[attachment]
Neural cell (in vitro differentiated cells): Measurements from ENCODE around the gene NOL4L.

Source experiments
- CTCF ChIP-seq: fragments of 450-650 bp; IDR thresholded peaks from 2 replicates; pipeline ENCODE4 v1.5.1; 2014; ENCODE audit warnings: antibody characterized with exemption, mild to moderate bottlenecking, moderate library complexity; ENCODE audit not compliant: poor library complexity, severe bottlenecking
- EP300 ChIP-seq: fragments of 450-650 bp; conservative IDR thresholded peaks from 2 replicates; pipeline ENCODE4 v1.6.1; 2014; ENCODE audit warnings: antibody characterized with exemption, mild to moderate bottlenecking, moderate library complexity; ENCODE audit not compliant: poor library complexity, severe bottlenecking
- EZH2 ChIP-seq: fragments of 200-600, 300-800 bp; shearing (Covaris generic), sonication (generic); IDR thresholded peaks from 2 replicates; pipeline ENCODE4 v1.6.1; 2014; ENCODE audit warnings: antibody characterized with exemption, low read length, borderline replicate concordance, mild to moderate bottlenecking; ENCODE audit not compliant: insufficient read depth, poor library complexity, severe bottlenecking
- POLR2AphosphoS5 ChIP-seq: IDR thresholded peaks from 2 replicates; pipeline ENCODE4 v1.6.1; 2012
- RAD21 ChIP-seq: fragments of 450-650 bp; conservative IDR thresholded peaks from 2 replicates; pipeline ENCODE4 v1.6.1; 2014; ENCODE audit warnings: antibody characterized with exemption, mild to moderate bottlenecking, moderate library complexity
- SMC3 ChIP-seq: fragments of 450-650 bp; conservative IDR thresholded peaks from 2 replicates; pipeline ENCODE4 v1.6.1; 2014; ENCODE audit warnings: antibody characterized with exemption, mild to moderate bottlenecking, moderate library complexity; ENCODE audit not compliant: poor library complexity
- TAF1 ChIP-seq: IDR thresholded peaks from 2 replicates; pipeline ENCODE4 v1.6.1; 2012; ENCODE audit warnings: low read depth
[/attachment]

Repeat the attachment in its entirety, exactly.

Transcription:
Neural cell (in vitro differentiated cells): Measurements from ENCODE around the gene NOL4L.

Source experiments
- CTCF ChIP-seq: fragments of 450-650 bp; IDR thresholded peaks from 2 replicates; pipeline ENCODE4 v1.5.1; 2014; ENCODE audit warnings: antibody characterized with exemption, mild to moderate bottlenecking, moderate library complexity; ENCODE audit not compliant: poor library complexity, severe bottlenecking
- EP300 ChIP-seq: fragments of 450-650 bp; conservative IDR thresholded peaks from 2 replicates; pipeline ENCODE4 v1.6.1; 2014; ENCODE audit warnings: antibody characterized with exemption, mild to moderate bottlenecking, moderate library complexity; ENCODE audit not compliant: poor library complexity, severe bottlenecking
- EZH2 ChIP-seq: fragments of 200-600, 300-800 bp; shearing (Covaris generic), sonication (generic); IDR thresholded peaks from 2 replicates; pipeline ENCODE4 v1.6.1; 2014; ENCODE audit warnings: antibody characterized with exemption, low read length, borderline replicate concordance, mild to moderate bottlenecking; ENCODE audit not compliant: insufficient read depth, poor library complexity, severe bottlenecking
- POLR2AphosphoS5 ChIP-seq: IDR thresholded peaks from 2 replicates; pipeline ENCODE4 v1.6.1; 2012
- RAD21 ChIP-seq: fragments of 450-650 bp; conservative IDR thresholded peaks from 2 replicates; pipeline ENCODE4 v1.6.1; 2014; ENCODE audit warnings: antibody characterized with exemption, mild to moderate bottlenecking, moderate library complexity
- SMC3 ChIP-seq: fragments of 450-650 bp; conservative IDR thresholded peaks from 2 replicates; pipeline ENCODE4 v1.6.1; 2014; ENCODE audit warnings: antibody characterized with exemption, mild to moderate bottlenecking, moderate library complexity; ENCODE audit not compliant: poor library complexity
- TAF1 ChIP-seq: IDR thresholded peaks from 2 replicates; pipeline ENCODE4 v1.6.1; 2012; ENCODE audit warnings: low read depth